Seven Streams
How To Give Your Cat A Bath...
and live to tell the story.


After my many challenging and miserable bathing experiences (for both bather and bathee),
I've come up with a way to give a cat a bath that is reasonably pleasant.  Not all cats
dislike bathing, but I think it would be safe to say that the majority
are not fond of the experience.

By following the steps given below, I think most cats will at least learn to
endure the experience,
 and you might even come away without a scratch!
Kittens are usually easy to bathe.
If you start bathing them when they are still young, and are
successful in making it a pleasant experience, some cats have
even been known to enjoy bathing!

Steps To Bathing Your Cat

     1)  Get all supplies together and set them in their prepared place, before
          even mentioning to your cat that there is a bath coming.  Preferably,
          your cat should be occupied elsewhere.  Fear must be avoided at all
          costs.  (Once fear kicks in, your hope of success is minimal.)

     2)  Supplies needed:  If you have a medium to long haired cat, have 2 combs ready.
          One regular comb for brushing, and one flea comb. 
          Two bath towels.  A large, 2 Qt. measuring
          cup, for rinsing. (Fill this with very warm water before beginning bath.)
          A VERY large container to hold rinse water.
          (I use a plastic storage container, like you get at Wal Mart.)
           Appropriate Pet Shampoo.  Conditioner if desired.  Apple Cider
           Vinegar (not white vinegar).  A small bowl to hold shampoo and
           quite warm water mixture.  Hair Dryer.  Peaceful, soothing background
           music.  Protective armor for yourself.  (If you cover yourself with
           an extra large, long-sleeved T shirt over the armor, the cat will be totally 
           unaware that you are even armed.)

      3)  Directions for preparation:  Bath should take place in bathroom. 
           Mix enough shampoo and water together for bathing entire cat.
           There should be enough water so that you can work up
           a good lather easily.  Lay one towel down next to bath tub, and         
           another towel a little ways away, both spread out.  Set shampoo
           bowl next to towel and tub.  Set extra-large container in tub,
           and fill full with quite warm water (not hot).  You want it to be a
           little warmer than actually desired for the rinse, because by the time
           the rinse comes around, it will have cooled down some.  Cats
           do not like to be rinsed in cold water. (At least mine haven't shown
           any signs of liking it).  The goal here is that the cat should be
           barely aware that a bath is even taking place.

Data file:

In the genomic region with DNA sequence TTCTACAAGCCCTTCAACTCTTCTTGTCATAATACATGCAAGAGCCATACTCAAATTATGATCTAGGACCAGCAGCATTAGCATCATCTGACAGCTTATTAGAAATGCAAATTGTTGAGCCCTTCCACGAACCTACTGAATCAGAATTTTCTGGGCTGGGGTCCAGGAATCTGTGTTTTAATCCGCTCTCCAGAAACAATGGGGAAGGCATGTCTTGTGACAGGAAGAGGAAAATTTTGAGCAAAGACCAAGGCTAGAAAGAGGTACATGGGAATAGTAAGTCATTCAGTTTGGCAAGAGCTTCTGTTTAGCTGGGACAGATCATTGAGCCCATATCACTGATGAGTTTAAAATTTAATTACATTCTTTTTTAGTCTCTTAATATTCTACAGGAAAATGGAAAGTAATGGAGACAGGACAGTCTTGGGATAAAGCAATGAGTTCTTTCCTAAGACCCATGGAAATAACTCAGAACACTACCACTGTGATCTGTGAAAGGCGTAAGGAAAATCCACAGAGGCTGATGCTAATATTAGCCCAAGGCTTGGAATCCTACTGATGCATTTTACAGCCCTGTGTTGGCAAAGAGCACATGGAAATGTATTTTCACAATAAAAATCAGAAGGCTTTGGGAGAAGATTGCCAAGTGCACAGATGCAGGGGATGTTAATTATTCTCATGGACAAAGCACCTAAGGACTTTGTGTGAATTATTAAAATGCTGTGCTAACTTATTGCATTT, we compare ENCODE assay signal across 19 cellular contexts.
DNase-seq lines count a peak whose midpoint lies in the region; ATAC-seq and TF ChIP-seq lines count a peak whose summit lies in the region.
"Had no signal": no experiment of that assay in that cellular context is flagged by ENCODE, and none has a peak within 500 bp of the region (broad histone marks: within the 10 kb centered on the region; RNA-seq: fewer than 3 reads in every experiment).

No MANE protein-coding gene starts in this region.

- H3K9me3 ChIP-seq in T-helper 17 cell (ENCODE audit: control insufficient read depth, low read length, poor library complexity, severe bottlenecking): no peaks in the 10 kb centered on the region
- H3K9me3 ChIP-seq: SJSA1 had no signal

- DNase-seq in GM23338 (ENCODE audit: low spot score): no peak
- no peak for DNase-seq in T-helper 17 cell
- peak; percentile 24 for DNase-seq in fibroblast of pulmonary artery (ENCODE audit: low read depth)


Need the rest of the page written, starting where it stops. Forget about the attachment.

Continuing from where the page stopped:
If the water is cold, it will be a shock to their system, and they will
           quickly become aware.  It's possible that if this takes place,
           your cat may decide that the bath is now officially over.

            Add some vinegar to the rinse water, from 1 cup to 1 quart,
            depending on how much rinse water is in the tub.  Use your own
            judgment.  The vinegar removes shampoo residue (which is desirable,
            because your cat will lick his coat thoroughly after the shampoo.
            His pride may have been challenged, and he will want to get his
            grooming back under his control.  The vinegar will make the coat
            shine, and will also bring the skin to a desirable PH.

            As a precaution, it might be advisable to schedule the bath between
            meals, not right after he has eaten.  If you have a litter box in the
            bathroom, remove it, unless you want to repeat the entire bathing

       4)  Directions for bath:  Time to begin.  Find your kitty, and quietly
            walk him into the bathroom area, gently closing the door behind you.
            (A soaking wet, escaped cat hiding under the bed where you can't
            quite reach him is not our goal.)  Set him down on the towel next to
            the tub.   Begin by speaking reassuring words,
            stroking him over and over until he is comfortable and purring,
            and totally unsuspecting.  Brush all excess fur out of his coat.  This will make
            both the shampoo easier, and the drying time less. Do this quickly, you don't want
            your  cat to tire of the whole experience before it's over.  
            You might mention the salmon dinner with sardines for dessert that 
            you have planned for all good cats, and the dry as dust Meoww Mix
            that awaits cats who do not cooperate.
            Without missing a stroke, reach into shampoo dish and gently
            begin to shampoo your cat.  Start at the neck, gently massage
            shampoo in, working your way slowly down the back, and sides,